Liberal Democrat health spokesman Norman Lamb has said he will seek the views of nurses and other health professionals in an effort to find a solution to an “emerging care crisis”.
Speaking at the party’s annual conference today, the former coalition health minister said he was “starting a national conversation”.
“We have to talk about the emerging crisis in care,” he told delegates at the conference in Bournemouth.
“I will travel the country meeting with people, patients, carers, local authorities, charities, health leaders, doctors and nurses, public, private and voluntary sector,” he said. “We will invite contributions from think tanks, from academics and from trade unions.
“We will confront both the need for more resources and for change,” he stated.
Overall, Mr Lamb said there was an urgent need to address shortfalls in funding for both health and social care.
One solution could be to allow councils to put up taxes to raise extra money for local services, such as support for older people or mental health provision, he suggested.
“Today, I am starting a national conversation. We have to talk about the emerging crisis in care”
However, Mr Lamb said any moves to levy extra funds in this way would need the support of the local community.
He also proposed the creation of a new dedicated national tax to fund both NHS and social care spending that would be clearly marked on people’s payslips.
However, this would not mean increasing taxes as such, as it would be offset by deductions to income tax or national insurance.
“I am very interested in the idea of a dedicated NHS and care contribution – separating it out from the rest of taxation, clearly identified on your payslip,” he told delegates.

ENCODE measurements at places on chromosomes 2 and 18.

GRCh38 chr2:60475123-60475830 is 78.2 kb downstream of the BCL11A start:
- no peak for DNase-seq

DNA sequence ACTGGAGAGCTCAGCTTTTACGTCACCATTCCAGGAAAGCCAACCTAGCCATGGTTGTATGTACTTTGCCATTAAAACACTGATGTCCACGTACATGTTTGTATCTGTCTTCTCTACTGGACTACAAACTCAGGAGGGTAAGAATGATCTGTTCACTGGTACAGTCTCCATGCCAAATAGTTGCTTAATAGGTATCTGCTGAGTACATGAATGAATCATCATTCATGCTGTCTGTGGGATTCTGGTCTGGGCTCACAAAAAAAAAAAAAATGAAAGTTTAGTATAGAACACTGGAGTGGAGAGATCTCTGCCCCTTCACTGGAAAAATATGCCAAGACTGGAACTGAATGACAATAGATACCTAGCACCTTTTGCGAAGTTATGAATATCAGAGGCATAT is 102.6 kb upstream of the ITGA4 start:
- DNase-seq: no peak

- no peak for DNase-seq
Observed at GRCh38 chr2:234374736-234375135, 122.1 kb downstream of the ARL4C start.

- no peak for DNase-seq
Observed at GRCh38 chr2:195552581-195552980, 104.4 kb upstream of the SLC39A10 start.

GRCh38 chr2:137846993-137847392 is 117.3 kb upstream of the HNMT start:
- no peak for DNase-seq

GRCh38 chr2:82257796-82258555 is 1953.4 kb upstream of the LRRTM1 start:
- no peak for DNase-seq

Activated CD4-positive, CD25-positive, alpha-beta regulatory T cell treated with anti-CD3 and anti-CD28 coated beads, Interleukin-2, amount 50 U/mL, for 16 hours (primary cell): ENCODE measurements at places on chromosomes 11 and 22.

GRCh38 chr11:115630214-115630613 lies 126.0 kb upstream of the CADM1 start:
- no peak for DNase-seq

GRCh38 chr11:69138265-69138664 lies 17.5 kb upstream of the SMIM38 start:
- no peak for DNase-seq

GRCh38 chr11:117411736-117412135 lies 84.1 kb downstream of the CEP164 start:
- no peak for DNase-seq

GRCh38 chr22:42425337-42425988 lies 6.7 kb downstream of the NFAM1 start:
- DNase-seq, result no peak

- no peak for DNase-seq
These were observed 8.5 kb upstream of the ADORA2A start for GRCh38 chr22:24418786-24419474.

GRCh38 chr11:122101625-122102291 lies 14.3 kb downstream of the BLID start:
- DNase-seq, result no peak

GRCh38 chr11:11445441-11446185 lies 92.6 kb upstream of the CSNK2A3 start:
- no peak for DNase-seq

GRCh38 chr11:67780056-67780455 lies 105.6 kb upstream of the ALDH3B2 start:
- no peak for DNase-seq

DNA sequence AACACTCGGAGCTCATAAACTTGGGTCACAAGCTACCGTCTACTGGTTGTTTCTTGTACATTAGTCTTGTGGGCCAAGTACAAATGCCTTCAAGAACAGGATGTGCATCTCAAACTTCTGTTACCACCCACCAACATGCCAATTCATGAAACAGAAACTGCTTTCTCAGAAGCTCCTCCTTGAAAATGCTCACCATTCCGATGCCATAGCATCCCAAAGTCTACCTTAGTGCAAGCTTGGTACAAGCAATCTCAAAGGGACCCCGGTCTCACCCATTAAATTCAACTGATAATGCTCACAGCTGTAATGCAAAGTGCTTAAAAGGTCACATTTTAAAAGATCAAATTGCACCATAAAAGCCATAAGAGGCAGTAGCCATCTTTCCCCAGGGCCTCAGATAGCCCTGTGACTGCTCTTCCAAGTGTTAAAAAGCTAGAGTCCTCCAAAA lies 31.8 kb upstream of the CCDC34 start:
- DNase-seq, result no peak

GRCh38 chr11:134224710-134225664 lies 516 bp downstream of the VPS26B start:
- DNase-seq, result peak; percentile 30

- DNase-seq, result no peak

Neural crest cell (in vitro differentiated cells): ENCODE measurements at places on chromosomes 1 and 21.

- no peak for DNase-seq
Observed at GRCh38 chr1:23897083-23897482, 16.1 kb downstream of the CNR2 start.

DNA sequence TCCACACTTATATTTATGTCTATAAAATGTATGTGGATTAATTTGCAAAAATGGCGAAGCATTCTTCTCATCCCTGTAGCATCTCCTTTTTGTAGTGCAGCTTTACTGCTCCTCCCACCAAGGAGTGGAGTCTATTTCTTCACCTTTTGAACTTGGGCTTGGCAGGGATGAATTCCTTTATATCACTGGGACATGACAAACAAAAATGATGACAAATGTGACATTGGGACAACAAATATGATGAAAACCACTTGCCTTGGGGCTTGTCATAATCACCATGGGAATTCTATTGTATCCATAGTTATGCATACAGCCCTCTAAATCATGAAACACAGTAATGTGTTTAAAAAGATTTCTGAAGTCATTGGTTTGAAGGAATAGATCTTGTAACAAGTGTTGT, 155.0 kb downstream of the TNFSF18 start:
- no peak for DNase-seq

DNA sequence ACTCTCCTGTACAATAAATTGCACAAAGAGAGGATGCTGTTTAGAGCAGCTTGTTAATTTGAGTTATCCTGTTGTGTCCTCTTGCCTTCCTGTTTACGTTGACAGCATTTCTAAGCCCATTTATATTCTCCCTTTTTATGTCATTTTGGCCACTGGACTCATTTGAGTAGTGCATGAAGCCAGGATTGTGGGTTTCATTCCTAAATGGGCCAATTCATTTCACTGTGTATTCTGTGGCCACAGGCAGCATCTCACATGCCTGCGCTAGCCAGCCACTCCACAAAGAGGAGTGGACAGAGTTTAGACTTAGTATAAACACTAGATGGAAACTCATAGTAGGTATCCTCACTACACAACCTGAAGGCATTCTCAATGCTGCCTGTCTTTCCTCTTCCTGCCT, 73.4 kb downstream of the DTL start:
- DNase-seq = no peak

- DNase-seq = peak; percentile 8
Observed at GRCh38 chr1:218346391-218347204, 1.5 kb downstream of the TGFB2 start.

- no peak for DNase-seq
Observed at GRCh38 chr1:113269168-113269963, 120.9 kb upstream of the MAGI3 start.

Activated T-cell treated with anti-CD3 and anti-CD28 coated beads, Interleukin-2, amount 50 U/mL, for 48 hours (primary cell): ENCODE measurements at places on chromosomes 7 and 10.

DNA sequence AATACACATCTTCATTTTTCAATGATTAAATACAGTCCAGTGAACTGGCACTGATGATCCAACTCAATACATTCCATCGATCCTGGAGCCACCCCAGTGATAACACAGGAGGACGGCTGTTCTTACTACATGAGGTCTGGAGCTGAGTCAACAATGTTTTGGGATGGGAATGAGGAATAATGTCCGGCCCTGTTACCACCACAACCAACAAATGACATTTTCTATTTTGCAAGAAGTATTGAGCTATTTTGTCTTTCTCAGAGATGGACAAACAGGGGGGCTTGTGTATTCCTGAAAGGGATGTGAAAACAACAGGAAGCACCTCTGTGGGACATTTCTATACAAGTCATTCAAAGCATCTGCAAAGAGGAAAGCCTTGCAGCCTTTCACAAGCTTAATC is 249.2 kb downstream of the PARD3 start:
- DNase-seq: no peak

“And I am really interested in the idea of the right for local areas to raise additional funds for the NHS and care if they choose,” he said.
He added: “Why can’t my county of Norfolk decide to spend more on vital services for older people, to improve cancer services or for mental health if it chooses?”
Mr Lamb said he wanted to start a “national conversation” about funding and the need for reform and pledged to seek the views of nurses among others.
In his speech he highlighted the need for a greater focus on prevention work and helping people manage their own health better through “self-care” initiatives.
“I am really interested in the idea of the right for local areas to raise additional funds for the NHS and care if they choose”
He also flagged up schemes that use volunteers to support more traditional health and care services, such as a project in Cornwall where GP practices work with local helpers to support the frail and elderly, “giving them a reason to live”.
He stressed the NHS and social care services must take advantage of new technology to make the system more efficient, including monitoring devices that could be used by patients at home.
Mr Lamb, who claimed the NHS was currently “stuck in a time warp”, said it was also vital to ensure better IT links between primary and secondary care to allow medical records to be swiftly and easily accessed by GP practices, hospitals and patients themselves.
He also re-iterated his party’s commitment to improving mental health provision and ensuring these were on a par with services for physical health conditions, describing current inequalities as “scandalous” and “stupid”.
“Mental ill health costs the country over £70bn a year in lost productivity, benefits and human misery,” he said. “We can do so much better.”